The Democratic Party can win, it deserves to win, it can be better, it is getting better. Republicans are the enemy, they are wrong, they destroy everything they touch, they always overreach. A continent scaled nation as privileged as our own will inertially resist some changes for the worse as readily as it resists other changes for the better. In the coming months, it will be for the courts to provide a sense of how much dismantlement the Republicans will get away with. We will see from mainstream media sources what the guiding narratives are going to be, and this will give us a sense of the clear-headedness or panic happening in the Party as a whole. If it goes badly, the mid-terms are probably going to be a bloodbath and Trump will have, for the first time in his administration, something he can message as a mandate. Things are already worse than bad, but that will be worse still. As I said, Democrats can win the battles we need to win. Early messaging and organizational battles are underway. The state of play is not encouraging. Again, maybe the collective apprehension of the Inauguration will be the reality check that moves us from understandable mourning (which can be a productive and provocative space, after all) into efficacious organizing and co-ordination and messaging. I will end on a sobering note. Although the battles ahead are winnable, and I feel sure that some at least will be won, I must say that I think it will be years and years before we fight a battle as consequential and also winnable as the election we just lost.


jimf said...

> Know Your Enemy. . .

Yes, I've been clicking through my ripped CD collection this evening.

Just been enjoying "Pat Boone's Greatest Hits"
(MCA MCAD-10885, from Dot Records).

So pretty, so tuneful.

"April love is for the very young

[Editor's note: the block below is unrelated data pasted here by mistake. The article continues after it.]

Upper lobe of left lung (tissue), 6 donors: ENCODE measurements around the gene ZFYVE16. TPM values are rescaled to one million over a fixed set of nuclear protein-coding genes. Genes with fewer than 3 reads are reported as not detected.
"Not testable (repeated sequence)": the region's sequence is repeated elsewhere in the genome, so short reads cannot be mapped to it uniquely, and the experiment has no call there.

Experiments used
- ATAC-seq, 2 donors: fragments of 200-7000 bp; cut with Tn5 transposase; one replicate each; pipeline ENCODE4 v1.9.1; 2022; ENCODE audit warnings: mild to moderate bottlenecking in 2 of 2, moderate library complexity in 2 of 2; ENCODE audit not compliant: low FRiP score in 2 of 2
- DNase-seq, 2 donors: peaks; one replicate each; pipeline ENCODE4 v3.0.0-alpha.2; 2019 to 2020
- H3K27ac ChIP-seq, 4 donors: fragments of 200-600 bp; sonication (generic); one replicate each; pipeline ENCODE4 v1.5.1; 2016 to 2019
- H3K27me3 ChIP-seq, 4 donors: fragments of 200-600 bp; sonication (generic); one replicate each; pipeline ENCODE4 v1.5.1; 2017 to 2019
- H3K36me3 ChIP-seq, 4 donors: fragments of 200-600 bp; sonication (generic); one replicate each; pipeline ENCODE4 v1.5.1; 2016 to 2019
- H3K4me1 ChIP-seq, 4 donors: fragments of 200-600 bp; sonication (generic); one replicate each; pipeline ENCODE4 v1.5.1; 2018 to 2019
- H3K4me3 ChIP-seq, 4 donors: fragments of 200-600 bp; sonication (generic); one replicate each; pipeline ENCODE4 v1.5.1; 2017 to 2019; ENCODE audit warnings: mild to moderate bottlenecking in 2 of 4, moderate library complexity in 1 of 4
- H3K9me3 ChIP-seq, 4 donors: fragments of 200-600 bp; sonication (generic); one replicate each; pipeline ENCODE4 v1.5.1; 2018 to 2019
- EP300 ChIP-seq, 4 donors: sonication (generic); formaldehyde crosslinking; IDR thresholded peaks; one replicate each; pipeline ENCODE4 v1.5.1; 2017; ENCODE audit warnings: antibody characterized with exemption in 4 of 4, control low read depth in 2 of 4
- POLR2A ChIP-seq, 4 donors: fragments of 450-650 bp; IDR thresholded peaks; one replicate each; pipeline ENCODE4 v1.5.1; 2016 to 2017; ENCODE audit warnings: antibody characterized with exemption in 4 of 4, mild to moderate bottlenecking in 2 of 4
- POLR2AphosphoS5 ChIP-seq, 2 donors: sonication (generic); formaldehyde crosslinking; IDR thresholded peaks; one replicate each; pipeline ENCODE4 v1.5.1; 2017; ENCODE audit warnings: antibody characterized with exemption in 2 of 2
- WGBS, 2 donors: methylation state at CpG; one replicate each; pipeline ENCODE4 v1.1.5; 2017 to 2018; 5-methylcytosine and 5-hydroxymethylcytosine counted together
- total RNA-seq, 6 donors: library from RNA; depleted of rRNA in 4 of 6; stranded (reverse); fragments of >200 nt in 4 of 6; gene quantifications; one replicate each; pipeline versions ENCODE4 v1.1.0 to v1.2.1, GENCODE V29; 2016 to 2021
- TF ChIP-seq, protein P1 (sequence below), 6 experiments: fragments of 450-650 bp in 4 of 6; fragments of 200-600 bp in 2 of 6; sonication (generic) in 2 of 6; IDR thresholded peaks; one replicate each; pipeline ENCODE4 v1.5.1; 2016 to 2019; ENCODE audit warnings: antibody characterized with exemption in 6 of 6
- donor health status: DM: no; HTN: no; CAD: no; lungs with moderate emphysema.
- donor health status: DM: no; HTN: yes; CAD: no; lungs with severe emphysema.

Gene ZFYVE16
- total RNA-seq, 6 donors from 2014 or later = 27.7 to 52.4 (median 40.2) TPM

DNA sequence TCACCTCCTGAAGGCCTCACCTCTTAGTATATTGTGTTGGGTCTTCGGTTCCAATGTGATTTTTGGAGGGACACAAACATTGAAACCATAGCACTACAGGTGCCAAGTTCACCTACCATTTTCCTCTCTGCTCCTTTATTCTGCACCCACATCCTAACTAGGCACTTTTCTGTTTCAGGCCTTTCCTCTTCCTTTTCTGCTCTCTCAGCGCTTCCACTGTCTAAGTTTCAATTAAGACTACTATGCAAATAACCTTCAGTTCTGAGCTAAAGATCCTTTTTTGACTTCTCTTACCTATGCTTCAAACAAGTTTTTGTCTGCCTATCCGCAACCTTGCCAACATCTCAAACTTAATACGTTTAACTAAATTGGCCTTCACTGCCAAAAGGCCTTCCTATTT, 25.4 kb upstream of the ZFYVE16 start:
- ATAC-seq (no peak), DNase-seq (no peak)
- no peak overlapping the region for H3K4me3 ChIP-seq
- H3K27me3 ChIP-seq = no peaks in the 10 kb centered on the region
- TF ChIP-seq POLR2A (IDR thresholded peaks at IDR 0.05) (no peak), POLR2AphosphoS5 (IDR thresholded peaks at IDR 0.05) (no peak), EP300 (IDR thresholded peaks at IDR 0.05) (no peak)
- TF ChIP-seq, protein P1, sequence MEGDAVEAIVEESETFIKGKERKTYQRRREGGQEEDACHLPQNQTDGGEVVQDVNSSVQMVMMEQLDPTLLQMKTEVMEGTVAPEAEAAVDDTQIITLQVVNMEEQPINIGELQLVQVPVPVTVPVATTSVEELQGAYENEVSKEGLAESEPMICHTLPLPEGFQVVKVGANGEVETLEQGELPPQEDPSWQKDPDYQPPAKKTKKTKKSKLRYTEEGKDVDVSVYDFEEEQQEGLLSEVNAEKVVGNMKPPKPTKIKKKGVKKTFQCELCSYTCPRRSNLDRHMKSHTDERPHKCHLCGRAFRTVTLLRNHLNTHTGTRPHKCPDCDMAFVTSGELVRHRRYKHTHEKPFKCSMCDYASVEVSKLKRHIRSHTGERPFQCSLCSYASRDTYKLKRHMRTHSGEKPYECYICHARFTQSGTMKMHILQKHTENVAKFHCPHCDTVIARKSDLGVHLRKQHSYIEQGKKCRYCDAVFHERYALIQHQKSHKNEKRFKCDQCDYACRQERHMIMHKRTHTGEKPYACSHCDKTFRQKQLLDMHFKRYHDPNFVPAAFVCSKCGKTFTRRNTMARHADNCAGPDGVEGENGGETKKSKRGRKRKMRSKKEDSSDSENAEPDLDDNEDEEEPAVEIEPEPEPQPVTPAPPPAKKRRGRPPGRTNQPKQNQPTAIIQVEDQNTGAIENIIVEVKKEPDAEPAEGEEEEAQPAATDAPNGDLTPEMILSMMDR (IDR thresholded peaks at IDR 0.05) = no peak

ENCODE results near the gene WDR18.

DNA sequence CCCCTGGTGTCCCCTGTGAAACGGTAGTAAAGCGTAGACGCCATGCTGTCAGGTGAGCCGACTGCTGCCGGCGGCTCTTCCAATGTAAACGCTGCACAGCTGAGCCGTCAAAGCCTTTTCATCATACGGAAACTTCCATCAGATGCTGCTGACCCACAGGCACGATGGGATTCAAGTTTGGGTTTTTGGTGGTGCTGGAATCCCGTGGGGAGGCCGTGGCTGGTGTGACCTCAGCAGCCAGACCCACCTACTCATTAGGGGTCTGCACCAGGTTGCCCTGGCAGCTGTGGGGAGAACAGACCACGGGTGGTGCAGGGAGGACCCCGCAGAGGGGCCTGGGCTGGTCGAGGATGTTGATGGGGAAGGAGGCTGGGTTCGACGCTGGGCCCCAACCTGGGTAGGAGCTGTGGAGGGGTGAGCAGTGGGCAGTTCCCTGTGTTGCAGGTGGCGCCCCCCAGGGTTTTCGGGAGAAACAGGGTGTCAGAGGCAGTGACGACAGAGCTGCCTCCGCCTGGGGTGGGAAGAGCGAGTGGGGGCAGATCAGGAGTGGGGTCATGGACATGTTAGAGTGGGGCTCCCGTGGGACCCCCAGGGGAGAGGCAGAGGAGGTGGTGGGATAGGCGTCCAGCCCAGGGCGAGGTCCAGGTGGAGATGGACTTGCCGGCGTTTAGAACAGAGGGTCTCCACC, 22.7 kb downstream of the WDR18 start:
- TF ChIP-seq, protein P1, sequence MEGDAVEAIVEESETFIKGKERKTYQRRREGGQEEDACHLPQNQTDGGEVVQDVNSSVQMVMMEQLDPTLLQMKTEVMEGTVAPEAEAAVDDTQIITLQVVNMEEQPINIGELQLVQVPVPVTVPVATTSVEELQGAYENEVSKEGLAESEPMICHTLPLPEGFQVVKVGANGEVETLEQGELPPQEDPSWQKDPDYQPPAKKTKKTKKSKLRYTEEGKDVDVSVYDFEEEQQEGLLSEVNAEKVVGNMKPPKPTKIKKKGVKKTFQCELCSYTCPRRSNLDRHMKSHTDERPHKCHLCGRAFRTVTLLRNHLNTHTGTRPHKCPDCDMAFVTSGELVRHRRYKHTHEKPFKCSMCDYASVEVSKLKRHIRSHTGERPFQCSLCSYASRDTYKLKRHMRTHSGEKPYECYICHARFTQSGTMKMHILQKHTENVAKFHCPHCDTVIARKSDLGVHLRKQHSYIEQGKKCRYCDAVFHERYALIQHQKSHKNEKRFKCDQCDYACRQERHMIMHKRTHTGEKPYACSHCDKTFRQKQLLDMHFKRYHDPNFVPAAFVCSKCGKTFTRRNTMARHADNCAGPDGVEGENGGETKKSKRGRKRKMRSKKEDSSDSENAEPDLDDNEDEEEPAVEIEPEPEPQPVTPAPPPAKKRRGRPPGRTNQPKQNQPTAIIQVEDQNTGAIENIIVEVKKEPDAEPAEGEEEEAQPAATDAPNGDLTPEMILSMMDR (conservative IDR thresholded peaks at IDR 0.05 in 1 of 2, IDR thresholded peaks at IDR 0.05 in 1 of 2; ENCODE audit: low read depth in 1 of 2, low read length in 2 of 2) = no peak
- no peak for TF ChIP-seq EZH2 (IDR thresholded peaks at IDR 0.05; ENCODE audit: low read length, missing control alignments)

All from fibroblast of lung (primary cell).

Every star's a wishing-star that shines for you. . ."

And then you remember his politics:
On December 6, 2008 Boone wrote an article for WorldNetDaily
wherein he drew analogies between recent gay rights protests and
recent terrorist attacks in Mumbai, India. . . [H]e asserted that
marriage is a biblically ordained institution, which the government
has no part in defining. He then stated that equal rights for women
and blacks were not "obtained by threats and violent demonstrations
and civil disruption" but rather through due process. He concluded
by warning that unless they're checked, the "hedonistic, irresponsible,
blindly selfish goals and tactics of homegrown sexual jihadists
will escalate into acts vile, violent and destructive.

On August 29, 2009, Boone wrote an article comparing liberalism to cancer,
likening it to "black filthy cells". . .

In 2009, Boone, a "birther", stated his belief that President Barack Obama
is ineligible to serve as the President of the United States.
Boone also has alleged that Barack Obama is fluent in Arabic and read
the Koran in Arabic as a boy. He has also claimed that President Obama
"hasn't celebrated any Christian holidays in the White House."

The next track on that CD:

"Well, now, everybody's gonna have religion and glory
Everybody's gonna be a-singing' that story
Everybody's gonna have a wonderful time up there,
oh, glory hallelujah. . ."


Guess I'll just have to write my love letters in the sand,
and let that moody river's muddy water sweep them all away.


jimf said...

You know, this would be another appropriate bit of entertainment
for the Trump inauguration:

Pat Boone - Speedy Gonzales (1962)

(and cf.
Peggy Lee - Mañana (Is Soon Enough For Me) ).

Aren't stereotypes fun?

(How disappointing that the YouTube clip of
Carol Burnett as Charo's mom seems to have been
blocked by WMG.)

jimf said...

Deplorables on the march -- an entertaining Samantha Bee clip,
via a Pharyngula post from last summer, when the thought of
Trump winning the Republican nomination was still funny.

jimf said...

All's fair in love, war, and -- politics. I guess.
At least if you're a Republican. (Or a "christian"?)